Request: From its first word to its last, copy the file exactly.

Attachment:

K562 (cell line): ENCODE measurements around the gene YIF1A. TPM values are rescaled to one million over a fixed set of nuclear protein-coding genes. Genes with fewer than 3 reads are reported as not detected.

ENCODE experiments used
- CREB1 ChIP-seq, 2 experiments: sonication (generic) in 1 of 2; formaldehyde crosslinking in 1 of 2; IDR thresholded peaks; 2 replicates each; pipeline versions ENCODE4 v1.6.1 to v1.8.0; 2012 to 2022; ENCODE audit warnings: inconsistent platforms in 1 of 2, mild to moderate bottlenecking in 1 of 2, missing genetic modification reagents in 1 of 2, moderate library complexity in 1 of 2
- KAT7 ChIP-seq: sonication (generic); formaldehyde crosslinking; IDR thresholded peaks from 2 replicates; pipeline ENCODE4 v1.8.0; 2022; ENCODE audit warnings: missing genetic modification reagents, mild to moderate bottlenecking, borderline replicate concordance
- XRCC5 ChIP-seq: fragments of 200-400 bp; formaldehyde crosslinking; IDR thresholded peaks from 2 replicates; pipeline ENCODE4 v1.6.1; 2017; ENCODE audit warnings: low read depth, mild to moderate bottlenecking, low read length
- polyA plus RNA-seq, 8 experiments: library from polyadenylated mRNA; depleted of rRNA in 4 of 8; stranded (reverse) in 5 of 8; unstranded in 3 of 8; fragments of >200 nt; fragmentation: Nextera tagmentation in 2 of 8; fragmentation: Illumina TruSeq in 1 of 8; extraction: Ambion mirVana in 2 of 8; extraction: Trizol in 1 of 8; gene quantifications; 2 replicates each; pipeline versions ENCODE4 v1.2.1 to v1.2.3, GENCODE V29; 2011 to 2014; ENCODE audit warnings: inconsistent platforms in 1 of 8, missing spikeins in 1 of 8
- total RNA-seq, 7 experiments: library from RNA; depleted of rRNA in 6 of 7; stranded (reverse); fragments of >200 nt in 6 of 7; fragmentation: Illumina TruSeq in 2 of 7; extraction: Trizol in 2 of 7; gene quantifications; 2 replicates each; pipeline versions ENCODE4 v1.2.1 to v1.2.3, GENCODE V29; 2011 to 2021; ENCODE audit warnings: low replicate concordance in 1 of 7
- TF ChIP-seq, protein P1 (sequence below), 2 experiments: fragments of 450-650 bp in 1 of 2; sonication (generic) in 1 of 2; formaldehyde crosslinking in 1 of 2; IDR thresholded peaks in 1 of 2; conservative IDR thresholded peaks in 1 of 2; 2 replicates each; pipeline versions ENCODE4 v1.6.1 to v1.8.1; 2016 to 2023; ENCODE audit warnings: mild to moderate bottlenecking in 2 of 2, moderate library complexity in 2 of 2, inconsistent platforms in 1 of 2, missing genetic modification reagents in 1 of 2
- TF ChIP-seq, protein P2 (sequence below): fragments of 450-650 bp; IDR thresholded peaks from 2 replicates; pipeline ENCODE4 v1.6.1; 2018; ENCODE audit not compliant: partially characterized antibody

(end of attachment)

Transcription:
K562 (cell line): ENCODE measurements around the gene YIF1A. TPM values are rescaled to one million over a fixed set of nuclear protein-coding genes. Genes with fewer than 3 reads are reported as not detected.

ENCODE experiments used
- CREB1 ChIP-seq, 2 experiments: sonication (generic) in 1 of 2; formaldehyde crosslinking in 1 of 2; IDR thresholded peaks; 2 replicates each; pipeline versions ENCODE4 v1.6.1 to v1.8.0; 2012 to 2022; ENCODE audit warnings: inconsistent platforms in 1 of 2, mild to moderate bottlenecking in 1 of 2, missing genetic modification reagents in 1 of 2, moderate library complexity in 1 of 2
- KAT7 ChIP-seq: sonication (generic); formaldehyde crosslinking; IDR thresholded peaks from 2 replicates; pipeline ENCODE4 v1.8.0; 2022; ENCODE audit warnings: missing genetic modification reagents, mild to moderate bottlenecking, borderline replicate concordance
- XRCC5 ChIP-seq: fragments of 200-400 bp; formaldehyde crosslinking; IDR thresholded peaks from 2 replicates; pipeline ENCODE4 v1.6.1; 2017; ENCODE audit warnings: low read depth, mild to moderate bottlenecking, low read length
- polyA plus RNA-seq, 8 experiments: library from polyadenylated mRNA; depleted of rRNA in 4 of 8; stranded (reverse) in 5 of 8; unstranded in 3 of 8; fragments of >200 nt; fragmentation: Nextera tagmentation in 2 of 8; fragmentation: Illumina TruSeq in 1 of 8; extraction: Ambion mirVana in 2 of 8; extraction: Trizol in 1 of 8; gene quantifications; 2 replicates each; pipeline versions ENCODE4 v1.2.1 to v1.2.3, GENCODE V29; 2011 to 2014; ENCODE audit warnings: inconsistent platforms in 1 of 8, missing spikeins in 1 of 8
- total RNA-seq, 7 experiments: library from RNA; depleted of rRNA in 6 of 7; stranded (reverse); fragments of >200 nt in 6 of 7; fragmentation: Illumina TruSeq in 2 of 7; extraction: Trizol in 2 of 7; gene quantifications; 2 replicates each; pipeline versions ENCODE4 v1.2.1 to v1.2.3, GENCODE V29; 2011 to 2021; ENCODE audit warnings: low replicate concordance in 1 of 7
- TF ChIP-seq, protein P1 (sequence below), 2 experiments: fragments of 450-650 bp in 1 of 2; sonication (generic) in 1 of 2; formaldehyde crosslinking in 1 of 2; IDR thresholded peaks in 1 of 2; conservative IDR thresholded peaks in 1 of 2; 2 replicates each; pipeline versions ENCODE4 v1.6.1 to v1.8.1; 2016 to 2023; ENCODE audit warnings: mild to moderate bottlenecking in 2 of 2, moderate library complexity in 2 of 2, inconsistent platforms in 1 of 2, missing genetic modification reagents in 1 of 2
- TF ChIP-seq, protein P2 (sequence below): fragments of 450-650 bp; IDR thresholded peaks from 2 replicates; pipeline ENCODE4 v1.6.1; 2018; ENCODE audit not compliant: partially characterized antibody